By: Amanda Johanson
Hi, my name is Amanda Johanson. My father, Mark, was diagnosed with early-onset Alzheimer’s two-and-a-half years ago at the age of 61. Alzheimer’s runs in my family on my dad’s side. Both my grandma and great aunt passed away from Alzheimer’s — although they didn’t receive their diagnosis until much later in life.
My dad graduated from Purdue University with an engineering degree. He is a proud Boilermaker, as he was a varsity linebacker on the Purdue football team. His professional career took him from software sales at a multinational technology company to being a financial planner for a global financial services corporation when he retired. Raised by immigrant parents, my dad has always been hard working, determined and family-oriented. He has the biggest heart — he is passionate about his volunteer work and he is the most loving father and biggest supporter of my sister and me.
After Dad’s Diagnosis
My dad’s diagnosis crushed my family. I was shocked, scared, emotional and in denial. It was hard to talk about Alzheimer’s and my dad for over a year after diagnosis without bursting into tears. It was hard to focus at work knowing my dad was just diagnosed with a terminal disease.
Immediately after diagnosis, his driver’s license was revoked by his doctor. I remember that being extremely tough for him, as that was the start of him losing his adult independence. My family was quickly connected with the Alzheimer’s Association, through which we have joined monthly support groups, received help from care specialists and taken educational classes on caregiving. At first, when my dad was in a mild state, the Association helped my dad get into clinical trials at the UCSF.
I felt extremely guilty as I live in Seattle, while my parents live in California. My mom has been his primary caregiver ever since his diagnosis. Over a year ago, my sister had an opportunity to move back home to California to help my mom take care of my dad, which has relieved a little of my guilt as my mom now has additional help at home.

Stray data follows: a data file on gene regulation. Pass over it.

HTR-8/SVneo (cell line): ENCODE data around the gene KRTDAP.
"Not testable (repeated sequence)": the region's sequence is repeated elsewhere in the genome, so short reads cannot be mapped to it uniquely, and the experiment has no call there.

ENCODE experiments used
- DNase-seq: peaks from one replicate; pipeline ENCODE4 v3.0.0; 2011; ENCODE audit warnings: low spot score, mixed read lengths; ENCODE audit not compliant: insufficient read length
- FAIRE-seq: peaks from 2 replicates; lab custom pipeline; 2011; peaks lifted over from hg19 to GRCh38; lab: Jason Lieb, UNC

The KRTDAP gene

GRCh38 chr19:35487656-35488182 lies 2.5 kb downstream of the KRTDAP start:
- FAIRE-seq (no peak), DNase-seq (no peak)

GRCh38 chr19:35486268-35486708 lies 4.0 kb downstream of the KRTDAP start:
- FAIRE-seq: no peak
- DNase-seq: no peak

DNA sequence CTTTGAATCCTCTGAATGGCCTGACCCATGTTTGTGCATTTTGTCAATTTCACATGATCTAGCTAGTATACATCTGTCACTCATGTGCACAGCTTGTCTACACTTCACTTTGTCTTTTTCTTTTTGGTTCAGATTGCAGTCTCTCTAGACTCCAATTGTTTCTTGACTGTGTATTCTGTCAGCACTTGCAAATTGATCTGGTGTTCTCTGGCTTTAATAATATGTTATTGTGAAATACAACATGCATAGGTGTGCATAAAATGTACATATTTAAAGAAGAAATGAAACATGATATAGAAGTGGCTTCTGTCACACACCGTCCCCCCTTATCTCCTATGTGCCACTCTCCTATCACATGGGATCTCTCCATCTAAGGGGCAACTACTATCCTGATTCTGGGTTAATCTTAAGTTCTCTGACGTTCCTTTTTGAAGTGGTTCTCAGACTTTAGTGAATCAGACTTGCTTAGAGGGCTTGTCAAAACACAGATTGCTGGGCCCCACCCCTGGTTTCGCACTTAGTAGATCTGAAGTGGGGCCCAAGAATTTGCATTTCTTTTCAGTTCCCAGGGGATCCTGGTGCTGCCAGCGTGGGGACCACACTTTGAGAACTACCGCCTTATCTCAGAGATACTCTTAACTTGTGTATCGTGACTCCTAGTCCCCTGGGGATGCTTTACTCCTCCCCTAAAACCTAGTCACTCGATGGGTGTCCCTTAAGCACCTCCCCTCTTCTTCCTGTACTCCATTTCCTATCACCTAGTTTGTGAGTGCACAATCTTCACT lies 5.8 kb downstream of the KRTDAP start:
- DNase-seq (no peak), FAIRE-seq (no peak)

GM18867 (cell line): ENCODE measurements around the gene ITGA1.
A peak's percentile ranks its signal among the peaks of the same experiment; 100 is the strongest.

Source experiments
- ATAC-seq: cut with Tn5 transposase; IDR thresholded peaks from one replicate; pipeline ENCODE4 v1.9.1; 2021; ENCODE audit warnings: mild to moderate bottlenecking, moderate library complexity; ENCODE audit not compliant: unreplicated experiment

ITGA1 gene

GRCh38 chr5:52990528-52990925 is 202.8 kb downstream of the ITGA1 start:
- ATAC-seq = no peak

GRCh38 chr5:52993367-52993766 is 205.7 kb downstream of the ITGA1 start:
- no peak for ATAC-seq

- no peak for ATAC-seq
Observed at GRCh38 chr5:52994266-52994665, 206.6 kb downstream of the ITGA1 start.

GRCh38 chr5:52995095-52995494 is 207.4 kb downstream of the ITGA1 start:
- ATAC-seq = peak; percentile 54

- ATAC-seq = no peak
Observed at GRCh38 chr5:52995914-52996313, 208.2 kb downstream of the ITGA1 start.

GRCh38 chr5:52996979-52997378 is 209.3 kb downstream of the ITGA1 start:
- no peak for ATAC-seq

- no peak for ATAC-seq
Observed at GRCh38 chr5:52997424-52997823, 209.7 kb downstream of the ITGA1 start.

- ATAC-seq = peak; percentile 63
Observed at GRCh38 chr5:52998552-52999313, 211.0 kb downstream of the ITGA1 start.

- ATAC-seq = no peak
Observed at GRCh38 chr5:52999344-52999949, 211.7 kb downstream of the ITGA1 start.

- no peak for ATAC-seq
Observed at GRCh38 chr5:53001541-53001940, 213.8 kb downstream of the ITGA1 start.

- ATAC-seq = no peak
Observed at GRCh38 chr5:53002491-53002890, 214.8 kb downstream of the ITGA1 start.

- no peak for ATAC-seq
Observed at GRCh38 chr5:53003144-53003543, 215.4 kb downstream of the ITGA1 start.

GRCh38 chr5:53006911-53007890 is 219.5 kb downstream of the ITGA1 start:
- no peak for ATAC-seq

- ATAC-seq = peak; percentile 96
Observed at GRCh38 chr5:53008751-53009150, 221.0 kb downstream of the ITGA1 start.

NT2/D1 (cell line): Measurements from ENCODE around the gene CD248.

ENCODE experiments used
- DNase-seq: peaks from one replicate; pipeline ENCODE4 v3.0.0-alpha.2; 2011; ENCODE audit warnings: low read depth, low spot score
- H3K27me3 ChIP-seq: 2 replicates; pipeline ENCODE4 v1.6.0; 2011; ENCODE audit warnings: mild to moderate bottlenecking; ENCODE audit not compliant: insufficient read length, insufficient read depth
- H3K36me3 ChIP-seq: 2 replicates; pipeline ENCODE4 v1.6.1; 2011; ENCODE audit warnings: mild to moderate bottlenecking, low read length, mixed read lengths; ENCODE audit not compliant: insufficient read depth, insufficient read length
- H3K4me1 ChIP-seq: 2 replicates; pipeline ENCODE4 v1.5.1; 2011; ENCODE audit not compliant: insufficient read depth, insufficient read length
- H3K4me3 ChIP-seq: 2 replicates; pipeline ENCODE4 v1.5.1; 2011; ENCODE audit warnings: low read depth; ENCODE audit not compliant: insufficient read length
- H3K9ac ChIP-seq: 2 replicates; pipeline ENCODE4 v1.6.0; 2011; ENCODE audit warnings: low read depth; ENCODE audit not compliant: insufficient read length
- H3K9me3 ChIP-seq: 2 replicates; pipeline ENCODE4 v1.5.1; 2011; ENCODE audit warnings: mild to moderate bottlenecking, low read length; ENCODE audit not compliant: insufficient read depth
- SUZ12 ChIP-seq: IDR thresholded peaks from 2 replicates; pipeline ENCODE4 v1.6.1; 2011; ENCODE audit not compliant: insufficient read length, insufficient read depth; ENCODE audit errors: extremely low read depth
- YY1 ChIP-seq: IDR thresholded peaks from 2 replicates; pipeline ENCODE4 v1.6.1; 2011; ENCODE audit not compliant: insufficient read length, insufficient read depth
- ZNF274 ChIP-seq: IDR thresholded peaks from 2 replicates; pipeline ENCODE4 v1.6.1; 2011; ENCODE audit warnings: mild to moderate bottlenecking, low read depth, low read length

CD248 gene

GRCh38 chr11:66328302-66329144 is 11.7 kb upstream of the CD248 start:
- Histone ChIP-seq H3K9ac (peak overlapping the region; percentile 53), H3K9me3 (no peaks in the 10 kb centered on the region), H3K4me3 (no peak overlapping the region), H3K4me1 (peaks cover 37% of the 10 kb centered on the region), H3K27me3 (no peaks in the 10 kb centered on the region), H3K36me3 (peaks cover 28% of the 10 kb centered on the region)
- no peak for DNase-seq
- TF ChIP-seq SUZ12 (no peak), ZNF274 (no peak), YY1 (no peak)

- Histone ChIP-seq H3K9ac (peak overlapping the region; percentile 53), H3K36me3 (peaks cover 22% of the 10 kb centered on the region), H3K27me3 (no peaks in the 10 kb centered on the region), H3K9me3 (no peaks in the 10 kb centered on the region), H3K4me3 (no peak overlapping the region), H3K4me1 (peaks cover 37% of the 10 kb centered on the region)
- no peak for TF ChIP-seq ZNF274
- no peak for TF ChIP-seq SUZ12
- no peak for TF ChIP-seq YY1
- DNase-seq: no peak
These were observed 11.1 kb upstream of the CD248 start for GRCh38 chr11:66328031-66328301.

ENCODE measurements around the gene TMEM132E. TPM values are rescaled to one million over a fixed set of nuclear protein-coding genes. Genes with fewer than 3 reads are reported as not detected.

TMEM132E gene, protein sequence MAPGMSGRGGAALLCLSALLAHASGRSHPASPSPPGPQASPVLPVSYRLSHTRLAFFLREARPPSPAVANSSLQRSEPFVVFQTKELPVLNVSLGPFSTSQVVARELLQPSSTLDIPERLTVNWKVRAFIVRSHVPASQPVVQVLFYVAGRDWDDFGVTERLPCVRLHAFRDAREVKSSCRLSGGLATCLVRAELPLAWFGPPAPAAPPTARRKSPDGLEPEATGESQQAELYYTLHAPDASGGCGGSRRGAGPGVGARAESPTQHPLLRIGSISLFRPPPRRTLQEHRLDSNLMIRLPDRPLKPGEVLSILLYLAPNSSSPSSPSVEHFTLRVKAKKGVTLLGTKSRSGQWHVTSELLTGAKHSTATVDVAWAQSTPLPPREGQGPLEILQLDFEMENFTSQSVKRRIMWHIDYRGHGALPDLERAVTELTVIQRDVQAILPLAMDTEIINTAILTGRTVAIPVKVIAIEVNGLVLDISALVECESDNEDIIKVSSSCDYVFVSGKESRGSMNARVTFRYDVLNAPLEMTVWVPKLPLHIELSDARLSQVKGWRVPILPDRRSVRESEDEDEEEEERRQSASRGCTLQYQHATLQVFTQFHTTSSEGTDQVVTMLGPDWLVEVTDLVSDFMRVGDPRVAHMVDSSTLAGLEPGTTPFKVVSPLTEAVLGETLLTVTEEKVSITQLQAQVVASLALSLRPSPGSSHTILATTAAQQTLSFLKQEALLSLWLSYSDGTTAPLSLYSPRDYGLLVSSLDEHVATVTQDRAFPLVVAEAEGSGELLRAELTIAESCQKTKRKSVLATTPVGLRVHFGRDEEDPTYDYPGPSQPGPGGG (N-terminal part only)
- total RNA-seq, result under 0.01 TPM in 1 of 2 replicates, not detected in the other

Caring for Dad
My dad is now in a moderate state, as the disease has progressed and as it has become more difficult for him to take care of himself, I would say it has become even harder on my mom as the primary caregiver, both mentally and physically. Working from home has allowed me to take frequent trips back home to California to spend time with my dad.
The hardest part about this disease is we don’t know what the progression will look like or how much longer we will have with my dad. All we can do is educate ourselves on how best to care for him and what we possibly could expect with the disease progression.
My family is so grateful for the Association’s support since diagnosis. Personally, one of the best things I have gained from the Alzheimer’s Association is a monthly support group specifically for children of people with an early-onset diagnosis. Connecting with other people my age that are going through the same things as me and my family has made me feel less alone.
One of the support group leaders I met says Alzheimer’s is like watching a funeral for someone that is still living and I couldn’t agree more. Watching Alzheimer’s slowly take away the father that I once knew is devastating for my family — but the Alzheimer’s Association has given my family the tools to put up a fight against this disease, and I’m so thankful for that.
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